Dan Gilroy wrote and directed my favourite black comedy of 2014, Nightcrawler. Lou Bloom (Jake Gyllenhaal) is a psychopath looking for a new job and it just so happens that he excels at capturing news footage for a local TV station in Los Angeles. How far will our cameraman go to acquire the perfect story?
Fans of American Psycho (2000) will be quick to draw parallels with the perverted yuppie Patrick Bateman (Christian Bale) however the likeness is simply in the intensity of each protagonists' mannerisms and social disconnect that differentiates them from regular folk. Their focus and determination to succeed is inspiring and scary, which makes for great entertainment. Where American Psycho's Bateman flirts with ambiguity (did he do that or was it all in his head?), Nightcrawler's Bloom is consistently deranged from start to finish.
The other inevitable comparison that critics will cling to is the whole Drive (2011) vibe. Some critics are hating on the score for its lack of throbbing bass and dark, moody ambience because that is what we expect from the genre. Nightcrawler does not have to be like Drive. The score is a departure from the expected and emphasises the spectrum of hilarity that ensues throughout the 117 minutes of pure awesome.
Bloom is an amateur informed by hours of desk research and by observing other professionals on the street. One such professional is the rival cameraman played by the brilliant Bill Paxton.
To expand his operations, and to act as a convenient plot tool to prevent Bloom from talking to himself, Bloom hires a young man (Riz Ahmed) because he has a phone with GPS capability.
Half of the film goes through the motions of setting the place, the situation and introducing the main cast. We have to see the seedy side of LA; we need to understand where Bloom is coming from; we should appreciate the individuals who affect Bloom's new career choice.
The pace was surprisingly balanced—never a dull moment—thanks to the incredible dialogue. Finally, a story that takes great care with the spoken word rather than expend the budget on pretty explosions and so on.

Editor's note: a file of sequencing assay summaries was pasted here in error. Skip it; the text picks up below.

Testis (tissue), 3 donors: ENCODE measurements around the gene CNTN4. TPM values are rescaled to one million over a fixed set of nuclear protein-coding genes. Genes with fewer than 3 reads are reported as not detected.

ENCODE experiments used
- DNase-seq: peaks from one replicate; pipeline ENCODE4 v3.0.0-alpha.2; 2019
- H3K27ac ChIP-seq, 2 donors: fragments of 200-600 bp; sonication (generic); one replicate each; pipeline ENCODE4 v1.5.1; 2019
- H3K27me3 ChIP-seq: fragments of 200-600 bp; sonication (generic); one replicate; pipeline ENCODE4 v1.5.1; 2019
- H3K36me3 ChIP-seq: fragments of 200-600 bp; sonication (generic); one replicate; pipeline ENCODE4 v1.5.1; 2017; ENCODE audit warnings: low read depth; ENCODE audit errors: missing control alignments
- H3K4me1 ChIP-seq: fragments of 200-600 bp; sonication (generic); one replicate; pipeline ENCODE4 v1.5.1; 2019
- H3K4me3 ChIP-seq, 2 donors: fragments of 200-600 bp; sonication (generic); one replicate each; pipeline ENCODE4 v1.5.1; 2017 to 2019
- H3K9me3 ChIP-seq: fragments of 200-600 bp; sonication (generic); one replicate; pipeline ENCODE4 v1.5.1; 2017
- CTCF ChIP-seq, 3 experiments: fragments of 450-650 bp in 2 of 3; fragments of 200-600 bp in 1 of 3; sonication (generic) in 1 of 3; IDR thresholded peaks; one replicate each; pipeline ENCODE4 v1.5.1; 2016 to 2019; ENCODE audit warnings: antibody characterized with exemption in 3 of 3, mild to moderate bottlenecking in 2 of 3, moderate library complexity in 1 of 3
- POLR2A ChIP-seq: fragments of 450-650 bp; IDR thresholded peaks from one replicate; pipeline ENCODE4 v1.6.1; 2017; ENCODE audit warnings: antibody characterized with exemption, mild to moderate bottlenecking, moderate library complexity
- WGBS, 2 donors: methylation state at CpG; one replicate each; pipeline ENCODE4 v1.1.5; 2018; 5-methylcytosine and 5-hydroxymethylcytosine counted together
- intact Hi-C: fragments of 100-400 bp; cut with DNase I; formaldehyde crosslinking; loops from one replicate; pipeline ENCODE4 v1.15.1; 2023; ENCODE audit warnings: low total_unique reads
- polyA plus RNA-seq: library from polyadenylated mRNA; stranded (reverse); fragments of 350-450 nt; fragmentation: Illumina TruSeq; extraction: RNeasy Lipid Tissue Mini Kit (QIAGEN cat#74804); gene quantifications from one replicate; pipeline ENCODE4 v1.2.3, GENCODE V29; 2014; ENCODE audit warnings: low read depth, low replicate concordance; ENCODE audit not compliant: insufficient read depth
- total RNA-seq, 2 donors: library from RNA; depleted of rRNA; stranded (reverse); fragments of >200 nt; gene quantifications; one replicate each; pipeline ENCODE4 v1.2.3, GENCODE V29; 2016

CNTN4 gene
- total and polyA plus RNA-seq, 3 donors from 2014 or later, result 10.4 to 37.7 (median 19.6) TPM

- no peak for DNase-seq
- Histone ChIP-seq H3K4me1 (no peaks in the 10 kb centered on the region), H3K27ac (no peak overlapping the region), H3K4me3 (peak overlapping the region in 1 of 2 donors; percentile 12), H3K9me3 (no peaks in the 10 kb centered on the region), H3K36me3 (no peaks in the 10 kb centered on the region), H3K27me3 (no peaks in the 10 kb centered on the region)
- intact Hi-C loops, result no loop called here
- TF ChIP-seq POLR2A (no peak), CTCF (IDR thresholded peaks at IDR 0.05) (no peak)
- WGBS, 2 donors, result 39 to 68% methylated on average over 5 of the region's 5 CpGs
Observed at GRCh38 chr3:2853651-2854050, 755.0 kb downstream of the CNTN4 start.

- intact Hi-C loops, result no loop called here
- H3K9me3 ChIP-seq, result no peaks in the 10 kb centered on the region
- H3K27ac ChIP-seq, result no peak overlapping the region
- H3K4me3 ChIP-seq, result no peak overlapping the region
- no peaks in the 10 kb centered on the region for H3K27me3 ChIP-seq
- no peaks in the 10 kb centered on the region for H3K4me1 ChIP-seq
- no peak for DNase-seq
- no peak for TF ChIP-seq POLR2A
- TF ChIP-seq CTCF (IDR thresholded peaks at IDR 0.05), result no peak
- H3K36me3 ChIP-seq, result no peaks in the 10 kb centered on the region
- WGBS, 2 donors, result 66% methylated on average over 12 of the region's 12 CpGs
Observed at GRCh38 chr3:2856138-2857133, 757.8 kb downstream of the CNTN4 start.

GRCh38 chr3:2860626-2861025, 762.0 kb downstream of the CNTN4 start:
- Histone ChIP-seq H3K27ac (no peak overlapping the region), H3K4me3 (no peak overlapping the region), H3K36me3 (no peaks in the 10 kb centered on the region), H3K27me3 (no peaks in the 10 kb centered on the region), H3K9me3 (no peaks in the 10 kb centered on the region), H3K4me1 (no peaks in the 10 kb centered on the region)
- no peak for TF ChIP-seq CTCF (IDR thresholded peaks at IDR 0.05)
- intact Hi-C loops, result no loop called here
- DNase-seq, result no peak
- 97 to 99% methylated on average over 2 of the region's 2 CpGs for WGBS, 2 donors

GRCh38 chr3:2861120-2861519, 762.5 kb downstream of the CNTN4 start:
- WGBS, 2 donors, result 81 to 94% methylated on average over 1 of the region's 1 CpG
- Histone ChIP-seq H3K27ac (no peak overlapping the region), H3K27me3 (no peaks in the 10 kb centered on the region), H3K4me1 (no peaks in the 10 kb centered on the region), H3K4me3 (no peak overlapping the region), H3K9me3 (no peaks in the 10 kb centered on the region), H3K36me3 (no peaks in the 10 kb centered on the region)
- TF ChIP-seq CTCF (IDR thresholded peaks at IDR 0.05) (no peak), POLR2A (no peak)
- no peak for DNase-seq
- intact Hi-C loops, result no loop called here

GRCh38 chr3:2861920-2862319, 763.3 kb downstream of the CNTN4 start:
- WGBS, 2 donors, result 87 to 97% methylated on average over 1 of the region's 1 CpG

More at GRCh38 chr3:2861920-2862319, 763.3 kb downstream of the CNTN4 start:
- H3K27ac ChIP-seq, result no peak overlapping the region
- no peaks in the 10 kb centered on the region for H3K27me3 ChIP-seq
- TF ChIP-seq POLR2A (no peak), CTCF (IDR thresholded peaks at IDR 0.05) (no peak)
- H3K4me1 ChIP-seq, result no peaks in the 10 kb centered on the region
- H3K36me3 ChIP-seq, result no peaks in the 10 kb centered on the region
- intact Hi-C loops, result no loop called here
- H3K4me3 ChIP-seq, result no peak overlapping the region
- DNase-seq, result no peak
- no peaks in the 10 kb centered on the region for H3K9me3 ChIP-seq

Bloom's intelligent manipulation of his sidekick brought comic relief whereas Bloom's interactions with his boss progress to a very daring proposition/extortion that is executed to perfection.
Conversations were nuanced to the point where there were moments that the audience laughed out loud. The tone of the film is mostly serious however your eyes fixate on Gyllenhaal for the entire journey—the man owns the role.
Tension grips you in the final act. Bloom is obsessed with capturing the perfect news story and the question is: how far will he go to succeed? Where average films flail with romantic subplots, or some other tedious nonsense, Nightcrawler plays its strengths by maintaining the focus on this crazy guy.
Rational thinking is personified by the sidekick and you really fear for this boy's safety.
Traipsing the lines of ethics and legality is what this film is all about. The satire/analysis of sensational headlines—puff pieces about crime—is a bold statement about contemporary mainstream media and more importantly: where journalism is headed.
The ending justified the message of Nightcrawler. This film is worth revisiting. And if you own a camera please do not give into vicarious temptation by chasing a lead when ambulance and police sirens sing because you could become the next Lou Bloom.